But the real surprise Tuesday night was not the weakness of Mr. Trump but the strength of Ted Cruz. It was the first contest after the departure of Marco Rubio that was truly competitive, and it looks as if Mr. Cruz benefited a lot. In fact, with a final result of 48 percent, he won a larger share of the vote than in any primary this year.
There’s no guarantee that this pattern holds for the rest of the race. But Mr. Trump will not come very close to amassing a majority of Republican delegates if it does.
It’s not surprising that Mr. Trump lost Wisconsin. For months, it looked to be one of his worst states, whether in the big pre-primary survey by Civis Analytics, polls from Marquette Law or in The Upshot’s statistical models based on the results after Super Tuesday or March 15.
Indeed, we expected Mr. Trump to win around 35 percent of the vote, based on a model of the results. That’s exactly what he won. Perhaps he could have hoped to be a bit higher with Mr. Rubio out of the race, but it’s not necessarily a sign that his abortion comments cost him much ground.
Mr. Trump’s challenge in Wisconsin wasn’t momentum, it was demographics. But what turned Tuesday night into a 13-point victory was the growth in support for Mr. Cruz.
Mr. Cruz was well ahead of the 41 percent projected by the same model. It was also above his typical results in pre-election polls.
It was foreseeable that Mr. Cruz could outperform the model this way, at least to some extent. The model didn’t include any potential gains from Mr. Rubio’s departure from the race, and Mr. Rubio was still on track to win about 8 percent of the vote in Wisconsin when he left. Splitting those votes evenly with John Kasich might have gotten Mr. Cruz up into the mid-40s.
But Mr. Kasich didn’t exactly split those votes with Mr. Cruz; he actually fell back to 14 percent of the vote. Mr. Kasich’s total was less than the model estimated (18 percent), less than the pre-election polls pointed toward (all at least 17 percent), and less than he received in nearby Michigan (24 percent) and Illinois (20 percent).
It appears that many moderate voters, who have long been the biggest obstacle to Mr. Cruz, finally broke his way. According to exit polls, Mr. Cruz won 29 percent of them — far higher than the 12 percent he won in Michigan and 15 percent in Illinois. Mr. Kasich’s share of the vote among both self-described “moderate” and “somewhat conservative” voters dropped.
Perhaps nothing exemplified Mr. Cruz’s newfound competitiveness in moderate areas better than Madison’s Dane County, where he won by a comfortable eight-point margin and 38 percent of the vote. Just a couple of weeks ago, he finished third in places like Ann Arbor, Mich., and Chicago.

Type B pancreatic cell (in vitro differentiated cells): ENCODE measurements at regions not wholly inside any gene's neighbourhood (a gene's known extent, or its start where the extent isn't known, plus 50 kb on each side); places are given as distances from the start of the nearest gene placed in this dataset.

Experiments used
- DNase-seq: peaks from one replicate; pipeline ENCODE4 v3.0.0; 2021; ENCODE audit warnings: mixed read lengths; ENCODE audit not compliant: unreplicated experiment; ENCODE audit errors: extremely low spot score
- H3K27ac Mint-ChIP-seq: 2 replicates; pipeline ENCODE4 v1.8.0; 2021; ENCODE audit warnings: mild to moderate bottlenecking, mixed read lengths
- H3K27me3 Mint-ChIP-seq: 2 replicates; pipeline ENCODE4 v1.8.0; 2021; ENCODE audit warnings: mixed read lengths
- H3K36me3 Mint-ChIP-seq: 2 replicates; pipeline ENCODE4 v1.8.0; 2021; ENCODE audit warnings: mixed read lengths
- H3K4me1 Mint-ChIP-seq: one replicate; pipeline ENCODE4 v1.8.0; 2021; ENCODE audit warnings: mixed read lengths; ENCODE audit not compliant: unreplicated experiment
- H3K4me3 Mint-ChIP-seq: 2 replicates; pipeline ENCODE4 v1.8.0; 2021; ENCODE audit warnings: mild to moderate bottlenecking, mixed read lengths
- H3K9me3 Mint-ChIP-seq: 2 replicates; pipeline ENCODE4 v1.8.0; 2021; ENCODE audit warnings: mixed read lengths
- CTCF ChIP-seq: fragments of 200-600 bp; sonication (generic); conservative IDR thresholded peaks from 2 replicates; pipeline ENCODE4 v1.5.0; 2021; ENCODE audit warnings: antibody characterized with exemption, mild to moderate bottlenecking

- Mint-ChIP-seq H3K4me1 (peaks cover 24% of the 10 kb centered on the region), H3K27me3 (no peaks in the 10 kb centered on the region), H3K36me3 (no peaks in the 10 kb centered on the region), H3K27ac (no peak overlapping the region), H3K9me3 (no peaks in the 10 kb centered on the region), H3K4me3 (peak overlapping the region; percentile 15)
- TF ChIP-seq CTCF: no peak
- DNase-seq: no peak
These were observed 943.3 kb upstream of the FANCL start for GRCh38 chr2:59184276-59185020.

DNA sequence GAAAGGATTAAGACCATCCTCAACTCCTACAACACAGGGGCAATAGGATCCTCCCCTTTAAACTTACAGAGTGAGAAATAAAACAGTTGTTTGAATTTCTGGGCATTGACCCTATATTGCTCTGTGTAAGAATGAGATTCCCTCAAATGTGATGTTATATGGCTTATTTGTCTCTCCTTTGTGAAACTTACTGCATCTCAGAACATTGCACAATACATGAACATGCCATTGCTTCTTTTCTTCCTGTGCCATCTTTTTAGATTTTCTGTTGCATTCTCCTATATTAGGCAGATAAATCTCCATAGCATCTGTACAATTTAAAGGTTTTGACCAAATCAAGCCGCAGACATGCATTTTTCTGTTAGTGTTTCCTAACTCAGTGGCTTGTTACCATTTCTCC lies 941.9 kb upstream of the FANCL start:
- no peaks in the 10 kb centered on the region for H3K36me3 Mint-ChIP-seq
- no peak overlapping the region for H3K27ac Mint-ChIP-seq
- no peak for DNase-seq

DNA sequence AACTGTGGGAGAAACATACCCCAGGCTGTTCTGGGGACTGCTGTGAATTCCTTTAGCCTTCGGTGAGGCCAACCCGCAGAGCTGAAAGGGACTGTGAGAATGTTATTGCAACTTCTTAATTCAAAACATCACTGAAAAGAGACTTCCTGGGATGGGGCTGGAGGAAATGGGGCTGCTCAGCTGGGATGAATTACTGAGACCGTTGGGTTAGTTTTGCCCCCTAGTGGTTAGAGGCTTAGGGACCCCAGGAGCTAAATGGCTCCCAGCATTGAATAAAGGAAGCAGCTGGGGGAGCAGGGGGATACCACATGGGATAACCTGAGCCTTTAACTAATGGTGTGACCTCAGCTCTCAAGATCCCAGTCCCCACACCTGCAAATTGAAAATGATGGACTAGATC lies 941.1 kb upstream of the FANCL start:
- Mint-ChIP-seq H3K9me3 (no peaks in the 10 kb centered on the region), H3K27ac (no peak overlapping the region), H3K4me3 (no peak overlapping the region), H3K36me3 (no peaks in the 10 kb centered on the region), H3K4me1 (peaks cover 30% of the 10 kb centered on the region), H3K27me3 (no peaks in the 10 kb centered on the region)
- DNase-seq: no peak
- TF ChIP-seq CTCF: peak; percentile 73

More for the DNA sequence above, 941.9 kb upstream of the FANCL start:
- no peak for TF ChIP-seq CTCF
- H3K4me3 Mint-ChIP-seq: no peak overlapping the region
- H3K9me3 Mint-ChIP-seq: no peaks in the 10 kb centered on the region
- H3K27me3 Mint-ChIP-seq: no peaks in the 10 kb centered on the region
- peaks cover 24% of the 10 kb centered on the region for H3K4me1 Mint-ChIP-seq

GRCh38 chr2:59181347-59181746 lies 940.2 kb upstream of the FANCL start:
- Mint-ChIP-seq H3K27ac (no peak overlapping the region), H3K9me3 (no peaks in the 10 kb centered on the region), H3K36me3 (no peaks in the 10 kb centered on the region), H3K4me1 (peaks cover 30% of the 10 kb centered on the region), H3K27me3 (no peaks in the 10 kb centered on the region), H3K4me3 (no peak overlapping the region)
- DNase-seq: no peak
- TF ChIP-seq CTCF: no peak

Mr. Cruz’s strength did have limits. It was heavily concentrated in the more populous eastern part of the state. In the older, more rural, less religious and less educated western and northern areas of the state, Mr. Trump still ran far ahead of Mr. Cruz.
The distinctly regional element of Mr. Cruz’s strength at least raises the possibility that it won’t be replicated elsewhere. The region is one of the few places in the northern United States where Republicans dominate in well-educated suburbs. (Orange County, Calif., and Indianapolis are similar and still to come.)
But perhaps the best reason to think it still might be part of a broader phenomenon for Mr. Cruz is that he has outperformed expectations at every point since Super Tuesday. He nearly doubled his support in the contests immediately after Super Tuesday, as Mr. Rubio faltered. He posted strong showings on March 15 — like clearing 40 percent of the vote in Missouri and 30 percent in Illinois — that were largely overlooked because it was not enough for him to win.
Those gains put Mr. Cruz very near the point where he could prevent Mr. Trump from earning a majority of delegates — close enough where merely splitting the remainder of Mr. Rubio’s vote would be enough.
If Mr. Cruz’s step forward is representative of the rest of his race, Mr. Trump will no longer be on track to amass a majority of delegates. Here’s one way to think about it: If Mr. Cruz outperforms our model by the same amount that he did Tuesday, Mr. Trump will go from a favorite to an underdog in California, Indiana, Maryland and Montana. Pennsylvania would be competitive. Mr. Trump would not even be near the 1,237 delegates needed to win the nomination.
An interactive delegate calculator that lets you simulate how the 2016 Republican nomination process could unfold.
It’s still too early to know whether Mr. Cruz’s gains will prove durable. It’s arguably a little troubling for Mr. Cruz that Mr. Kasich underperformed his final poll numbers, since it may mean that Mr. Kasich’s supporters were acting strategically to stop Mr. Trump in a state where Mr. Cruz had a clear lead and vocal support from the state’s trusted Republican establishment — something he might not benefit from elsewhere. The same factors might have helped Mr. Cruz claim a disproportionate share of Mr. Rubio’s former support.
We won’t learn whether Mr. Cruz has made a big new round of gains for a while. The next competitive contest is in two weeks, and it’s in New York, where merely holding Mr. Trump beneath 50 percent of the vote could be considered a win.
But this was probably the first contest since Iowa where the results were consistent with a path toward denying Mr. Trump a majority of delegates. That didn’t keep happening after Iowa — which is a nice reminder to be cautious about a single data point, especially because Wisconsin and Iowa are neighboring and demographically similar states. But it might really represent a turning point in the race.
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